Actually, that isn’t quite descriptive enough. Anderson Silva made Yushin Okami look about as competent as Sean Salmon (It took months, but I finally snuck a Salmon dig into a column). He embarrassed Forrest Griffin to the degree that I think it permanently damaged his psyche. He allowed the much larger Stephan Bonnar to punch him directly in the face, just so people would be more floored when he finished him. He knocks out guys that have never been knocked out before. When you watch him, he makes you say things like “Is Yushin Okami terrible and I just never noticed?” Of course not. Anderson is that good.
My favorite part of any Anderson Silva fight is when he starts performing those showy hand movements. When the hands start to go bonkers, it’s like lighting a stick of dynamite and anxiously waiting for the wick to burn down. He gets in the zone in a fashion that is unparalleled. It’s theater. You can’t believe what you’re watching. You’re just glad you’re watching it.
#1: Georges “Rush” St-Pierre
Georges St-Pierre is all things to all people. To casual fans, he’s the guy you go to Buffalo Wild Wings with your vaguely excited friends to half-heartedly pay attention to. To women, he’s the humble, sheepish gentleman you’d feel comfortable bringing home to meet the folks. To hardcore fans, he’s the supremely gifted wrestler who, despite his sensational talent and dominance, manages to disappoint because he isn’t the bloodthirsty finisher that they lust after. To older white guys, he’s French.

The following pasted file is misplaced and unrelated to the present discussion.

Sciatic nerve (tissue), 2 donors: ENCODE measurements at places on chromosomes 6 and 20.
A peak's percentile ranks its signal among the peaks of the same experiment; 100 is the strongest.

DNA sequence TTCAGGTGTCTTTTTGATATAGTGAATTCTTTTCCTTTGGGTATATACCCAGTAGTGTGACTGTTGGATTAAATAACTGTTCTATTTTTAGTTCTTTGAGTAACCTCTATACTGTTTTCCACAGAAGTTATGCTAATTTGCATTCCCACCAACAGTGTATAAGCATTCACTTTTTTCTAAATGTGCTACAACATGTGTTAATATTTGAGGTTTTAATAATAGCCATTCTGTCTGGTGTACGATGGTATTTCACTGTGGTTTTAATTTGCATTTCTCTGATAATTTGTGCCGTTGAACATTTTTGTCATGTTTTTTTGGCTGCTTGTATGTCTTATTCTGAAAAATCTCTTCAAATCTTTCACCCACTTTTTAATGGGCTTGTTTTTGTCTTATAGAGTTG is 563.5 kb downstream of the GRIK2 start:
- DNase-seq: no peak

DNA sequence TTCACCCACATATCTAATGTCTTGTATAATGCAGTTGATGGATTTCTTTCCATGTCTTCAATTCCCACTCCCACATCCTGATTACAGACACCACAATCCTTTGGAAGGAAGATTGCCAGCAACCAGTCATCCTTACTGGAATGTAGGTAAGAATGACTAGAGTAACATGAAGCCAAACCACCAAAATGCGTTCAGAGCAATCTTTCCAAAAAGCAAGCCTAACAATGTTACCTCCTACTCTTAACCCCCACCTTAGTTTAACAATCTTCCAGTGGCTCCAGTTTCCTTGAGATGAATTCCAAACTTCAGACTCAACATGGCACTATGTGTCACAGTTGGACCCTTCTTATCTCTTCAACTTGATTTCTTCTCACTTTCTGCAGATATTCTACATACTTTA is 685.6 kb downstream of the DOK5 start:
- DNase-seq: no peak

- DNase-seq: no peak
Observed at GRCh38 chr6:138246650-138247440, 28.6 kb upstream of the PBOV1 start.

People CARE about this guy. I made the executive decision to take in UFC 154 on the big screen. Up until the GSP fight, it was like I had rented the theater out to myself. Don’t get me wrong; this was awesome. But more than once I thought “Are these people brain-dead? Tripping on acid? In anaphylactic shock?” Not that I was hoping for “YEAH BRO! THIS IS A WAR!!!!” or some other form of ridiculous outburst, but still. I was searching for signs of life.
GSP’s entrance music came on, and the atmosphere in the theater went from comatose to electric. Every GSP takedown was met with a thunderous round of applause. People squealed in delight after every elbow. When Condit had his big moment in the third round, people lost their minds. Mouths agape, hands on their heads, all of it. And all in reaction to a guy that was still in the fight.
It was a perfect comeback for Georges. His first two rounds were masterful. He got his bell rung and recovered, something he hadn’t previously proven he could do. He had Condit hurt with punches … and then took him down. It’s what makes him unique; no fighter jellylegs a guy with punches and immediately thinks takedown. To alot of people, this is what’s so frustrating about watching Georges. To me, it adds to his aesthetic. He dominates every aspect of the fight by doing things like this. Carlos Condit was so awesome in that fight, and it hardly even mattered.
I loved being there to experience it. I saw his rematches with Serra and Koscheck in public as well, and I left feeling glad that I went. No other MMA fighter is, for lack of a better word, as famous as Georges. He tops my list because he’s the only guy that makes me feel like going out in public to see the fight live, just to see other people’s reactions.
St-Pierre vs. Silva, Cowboys Stadium, for all the marbles? It’s time.